CC BY-NC-ND 4.0 · Revista Iberoamericana de Cirugía de la Mano 2020; 48(01): 001
DOI: 10.1055/s-0040-1712094
Thieme Revinter Publicações Ltda Rio de Janeiro, Brazil

Holding Each Other's Hands during Dark Times

Article in several languages: English | español
Ricardo Kaempf
1  Orthopedic and Traumatology Department, Santa Casa de Porto Alegre, Porto Alegre, RS, Brazil
Vicente Carratalá
2  Hospital Quirónsalud Valencia, Valencia, Spain
› Author Affiliations
Further Information

Address for correspondence

Vicente Carratalá, PhD, Editor in Chief of RICMA

Publication History

Publication Date:
29 May 2020 (online)


    We have been accompanying the hand surgery universe for 20 years, and we have never seen a crisis as severe as the coronavirus pandemic (COVID-19). Closed practices, suspended outpatient visits, forbidden elective surgeries, terminated rehabilitation treatments, and hand surgeons operating only emergency cases, often with no adequate protective equipment to fight an invisible and powerful enemy. No less important, the intense academic life that characterizes hand surgery has been changed with the postponement and suspension of virtually all courses and conferences.

    However, adversity elicits our union and strength. We have never been so alone and so united at the same time. Crises bring opportunities, forcing us to get out of our comfort zone to create solutions to problems that otherwise would not be perceived. Instantaneous communication through social networks, in groups often exceeding one hundred participants, allows the exchange of techniques and advices on prevention and treatment routines, increasing our efficiency through this difficult moment.

    The last few months witnessed a disinterested generosity from the main hand surgery societies, services and professionals, in addition to free access to top-quality scientific content, courses via webmeetings, chats and blogs with lessons and clinical case discussions that made isolation easier and more enjoyable. Free access journals, like RICMA, never have had so many accesses and such relevance as now. We at RICMA are fully committed to strengthen the fraternal bonds we already have during these hard times. It is our duty and responsibility to promote knowledge exchange and the union between our societies and colleagues from different regions, demonstrating that we can accomplish more together. When this crisis is finally over, our work will not have stopped, and we will probably be better both as individualsand professionals.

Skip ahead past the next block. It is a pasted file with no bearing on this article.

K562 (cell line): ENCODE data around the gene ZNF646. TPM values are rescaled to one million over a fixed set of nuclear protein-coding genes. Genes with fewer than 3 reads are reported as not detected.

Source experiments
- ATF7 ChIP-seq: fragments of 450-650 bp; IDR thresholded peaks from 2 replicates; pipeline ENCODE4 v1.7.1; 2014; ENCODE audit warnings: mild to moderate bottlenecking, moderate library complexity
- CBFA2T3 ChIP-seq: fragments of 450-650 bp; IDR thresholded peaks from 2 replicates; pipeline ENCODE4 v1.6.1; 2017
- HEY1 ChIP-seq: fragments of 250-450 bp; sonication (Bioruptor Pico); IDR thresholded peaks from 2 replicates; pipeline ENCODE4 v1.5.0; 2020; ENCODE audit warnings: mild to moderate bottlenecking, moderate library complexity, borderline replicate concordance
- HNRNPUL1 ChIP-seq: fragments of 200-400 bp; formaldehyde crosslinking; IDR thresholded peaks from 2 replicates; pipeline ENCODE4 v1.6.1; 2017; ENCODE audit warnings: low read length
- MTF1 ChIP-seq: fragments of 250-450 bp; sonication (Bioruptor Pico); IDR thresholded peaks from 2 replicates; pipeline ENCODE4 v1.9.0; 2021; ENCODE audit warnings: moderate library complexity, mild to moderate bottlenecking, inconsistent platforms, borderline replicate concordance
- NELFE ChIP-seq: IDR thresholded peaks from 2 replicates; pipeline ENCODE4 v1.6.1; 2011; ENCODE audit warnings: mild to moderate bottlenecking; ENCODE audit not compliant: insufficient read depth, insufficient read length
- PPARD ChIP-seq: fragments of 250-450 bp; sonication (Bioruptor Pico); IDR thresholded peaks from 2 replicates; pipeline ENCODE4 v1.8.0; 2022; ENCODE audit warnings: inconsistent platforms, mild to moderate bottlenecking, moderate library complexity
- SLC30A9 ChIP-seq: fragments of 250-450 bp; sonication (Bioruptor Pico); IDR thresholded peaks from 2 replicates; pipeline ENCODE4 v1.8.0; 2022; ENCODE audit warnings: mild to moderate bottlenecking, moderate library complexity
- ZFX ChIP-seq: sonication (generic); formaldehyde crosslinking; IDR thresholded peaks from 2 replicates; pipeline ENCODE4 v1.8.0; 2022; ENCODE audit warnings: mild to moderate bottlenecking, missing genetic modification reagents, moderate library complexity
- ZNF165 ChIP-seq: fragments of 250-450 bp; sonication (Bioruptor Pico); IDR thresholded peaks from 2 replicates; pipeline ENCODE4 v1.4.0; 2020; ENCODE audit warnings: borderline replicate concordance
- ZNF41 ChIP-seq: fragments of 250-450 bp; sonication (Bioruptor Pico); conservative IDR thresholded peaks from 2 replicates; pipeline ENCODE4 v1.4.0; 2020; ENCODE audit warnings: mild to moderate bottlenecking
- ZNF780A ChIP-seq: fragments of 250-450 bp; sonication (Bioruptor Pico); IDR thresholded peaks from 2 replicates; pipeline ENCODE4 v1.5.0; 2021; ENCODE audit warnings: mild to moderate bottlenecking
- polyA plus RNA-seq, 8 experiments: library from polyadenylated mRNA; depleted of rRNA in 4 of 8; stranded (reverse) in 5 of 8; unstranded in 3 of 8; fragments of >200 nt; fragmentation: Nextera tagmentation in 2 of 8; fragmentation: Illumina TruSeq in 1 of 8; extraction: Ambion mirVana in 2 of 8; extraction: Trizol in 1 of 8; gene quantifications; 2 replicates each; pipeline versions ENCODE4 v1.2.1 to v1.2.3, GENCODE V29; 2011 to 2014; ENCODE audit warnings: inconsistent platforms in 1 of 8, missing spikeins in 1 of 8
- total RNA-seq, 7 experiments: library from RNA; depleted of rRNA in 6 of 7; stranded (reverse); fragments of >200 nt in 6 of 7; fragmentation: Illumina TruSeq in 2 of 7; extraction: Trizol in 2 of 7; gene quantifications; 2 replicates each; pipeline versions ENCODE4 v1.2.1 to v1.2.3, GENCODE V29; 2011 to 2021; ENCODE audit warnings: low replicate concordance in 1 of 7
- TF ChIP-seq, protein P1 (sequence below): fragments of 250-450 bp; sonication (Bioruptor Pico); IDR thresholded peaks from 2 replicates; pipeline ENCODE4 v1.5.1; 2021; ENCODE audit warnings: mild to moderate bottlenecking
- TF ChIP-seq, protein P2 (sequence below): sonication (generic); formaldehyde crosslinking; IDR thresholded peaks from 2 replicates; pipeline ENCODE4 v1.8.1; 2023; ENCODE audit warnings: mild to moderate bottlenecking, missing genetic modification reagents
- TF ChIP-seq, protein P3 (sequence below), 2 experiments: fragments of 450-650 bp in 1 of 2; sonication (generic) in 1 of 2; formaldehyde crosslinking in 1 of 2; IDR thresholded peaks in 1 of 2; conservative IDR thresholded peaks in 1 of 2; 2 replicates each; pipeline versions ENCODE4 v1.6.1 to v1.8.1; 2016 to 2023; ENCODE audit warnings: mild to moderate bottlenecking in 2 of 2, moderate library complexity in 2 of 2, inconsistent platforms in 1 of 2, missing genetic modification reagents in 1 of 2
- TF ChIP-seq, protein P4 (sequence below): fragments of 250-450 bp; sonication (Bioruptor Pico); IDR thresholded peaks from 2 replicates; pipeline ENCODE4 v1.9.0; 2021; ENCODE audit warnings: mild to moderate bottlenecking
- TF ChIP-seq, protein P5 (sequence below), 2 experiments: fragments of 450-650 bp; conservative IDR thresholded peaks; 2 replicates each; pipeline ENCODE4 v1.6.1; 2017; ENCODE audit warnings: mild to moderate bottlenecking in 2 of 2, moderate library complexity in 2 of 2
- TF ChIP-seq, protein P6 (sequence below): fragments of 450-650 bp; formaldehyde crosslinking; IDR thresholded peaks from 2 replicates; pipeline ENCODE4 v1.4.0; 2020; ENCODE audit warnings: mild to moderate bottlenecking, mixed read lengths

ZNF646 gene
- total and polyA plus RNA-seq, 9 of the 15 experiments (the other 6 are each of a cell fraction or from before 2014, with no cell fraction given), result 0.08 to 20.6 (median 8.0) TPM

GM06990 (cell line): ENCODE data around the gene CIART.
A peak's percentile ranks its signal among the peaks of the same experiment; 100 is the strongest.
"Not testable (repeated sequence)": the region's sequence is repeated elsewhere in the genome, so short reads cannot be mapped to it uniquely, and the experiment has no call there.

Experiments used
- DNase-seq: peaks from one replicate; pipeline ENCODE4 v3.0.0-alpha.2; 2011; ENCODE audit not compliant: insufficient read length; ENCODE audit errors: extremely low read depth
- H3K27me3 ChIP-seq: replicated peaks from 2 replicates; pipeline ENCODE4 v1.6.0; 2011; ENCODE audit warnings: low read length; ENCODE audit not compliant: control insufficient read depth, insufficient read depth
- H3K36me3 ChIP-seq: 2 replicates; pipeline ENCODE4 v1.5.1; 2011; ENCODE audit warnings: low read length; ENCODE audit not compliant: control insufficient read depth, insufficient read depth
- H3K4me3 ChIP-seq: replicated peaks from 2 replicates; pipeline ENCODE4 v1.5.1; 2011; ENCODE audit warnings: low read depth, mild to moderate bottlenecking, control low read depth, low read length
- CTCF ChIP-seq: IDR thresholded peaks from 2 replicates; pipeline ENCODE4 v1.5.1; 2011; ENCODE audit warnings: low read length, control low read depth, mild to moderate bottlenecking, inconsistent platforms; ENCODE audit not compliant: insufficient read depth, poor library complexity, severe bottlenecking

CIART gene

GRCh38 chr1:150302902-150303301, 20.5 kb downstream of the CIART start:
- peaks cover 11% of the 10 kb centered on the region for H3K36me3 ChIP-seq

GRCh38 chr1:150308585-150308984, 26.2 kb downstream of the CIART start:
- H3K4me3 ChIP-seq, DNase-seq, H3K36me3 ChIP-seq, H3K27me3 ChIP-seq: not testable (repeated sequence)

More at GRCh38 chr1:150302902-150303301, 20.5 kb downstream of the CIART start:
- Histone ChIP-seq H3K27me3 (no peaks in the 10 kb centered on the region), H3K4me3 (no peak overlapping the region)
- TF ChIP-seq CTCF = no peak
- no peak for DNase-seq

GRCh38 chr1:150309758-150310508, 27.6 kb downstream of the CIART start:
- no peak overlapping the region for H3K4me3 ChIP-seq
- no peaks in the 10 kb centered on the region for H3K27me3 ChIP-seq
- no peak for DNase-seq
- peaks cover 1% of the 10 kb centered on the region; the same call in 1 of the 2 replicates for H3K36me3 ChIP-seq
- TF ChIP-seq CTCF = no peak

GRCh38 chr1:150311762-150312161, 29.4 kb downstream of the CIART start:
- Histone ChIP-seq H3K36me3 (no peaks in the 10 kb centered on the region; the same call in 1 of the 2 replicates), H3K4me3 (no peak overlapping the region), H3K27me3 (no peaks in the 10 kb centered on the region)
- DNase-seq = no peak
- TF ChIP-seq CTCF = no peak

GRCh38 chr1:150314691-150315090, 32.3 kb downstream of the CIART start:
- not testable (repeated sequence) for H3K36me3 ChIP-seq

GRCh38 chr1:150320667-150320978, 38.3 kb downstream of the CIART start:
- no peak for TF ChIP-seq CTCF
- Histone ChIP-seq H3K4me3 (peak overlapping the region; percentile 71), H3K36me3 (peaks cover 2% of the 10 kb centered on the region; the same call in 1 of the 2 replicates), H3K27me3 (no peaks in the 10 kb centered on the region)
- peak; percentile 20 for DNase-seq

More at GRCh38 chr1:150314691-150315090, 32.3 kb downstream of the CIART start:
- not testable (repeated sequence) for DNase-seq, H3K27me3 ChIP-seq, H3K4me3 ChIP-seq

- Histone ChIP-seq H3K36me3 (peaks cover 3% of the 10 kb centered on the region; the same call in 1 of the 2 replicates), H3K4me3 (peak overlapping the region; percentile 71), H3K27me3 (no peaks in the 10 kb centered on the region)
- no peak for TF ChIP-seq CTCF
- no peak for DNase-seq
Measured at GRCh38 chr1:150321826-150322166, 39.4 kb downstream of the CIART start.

In addition, a number of physicians are disclosing their private cell phones and WhatsApp contacts so that patients can solve doubts onlineat no cost, thus avoiding unnecessary hospital visits and reducing the risk of contamination.

    In Brazil, remote visits through telemedicine, which have been debated at the national congress for several months, were urgently legalized, showing that technology must be used in our favor against a powerful enemy to helpus avoid face-to-face consultations. The same has happened in many countries, where new technologies and the will of our colleagues have allowed the continuation of our work in supporting and advising our patients.

    We must emphasize that, in many countries, this scenario of despair and fear resulted in fellow hand surgeons being called to be part of clinical and triage teams at the front lines against the pandemic. These professionals became true heroes for our society, and medical entities, like ours, assumed a leading role in public decisions, providing technical qualities without waiting for political actions. The general population, in turn, is recognizing all our efforts through moving demonstrations honoring our dedication and courage.

    All healthcare professionals are prepared to meet social demands, thus reaffirming our role in ensuring the well-being of the population. Among us, who have never helped a relative, a friend, or a neighbor with guidance, advice, or prescriptions? As such, we recoverthe pride of being a physician, a feeling often forgotten by the system.

    This is a delicate moment, but it brings opportunities, such as a level of commitment and unity that we have not seen for a long time. Let us hope that the lessons learned serve as teaching and bring us a better world for all citizens and physicians in the future. We demonstrate to the world that the specialty in hand surgery is strong and committed to societal demands.

    We can be isolated and secluded, but we will remain united, holding each other's hands, to win this war and all those battles that are yet to come.


    No conflict of interest has been declared by the author(s).

    Address for correspondence

    Vicente Carratalá, PhD, Editor in Chief of RICMA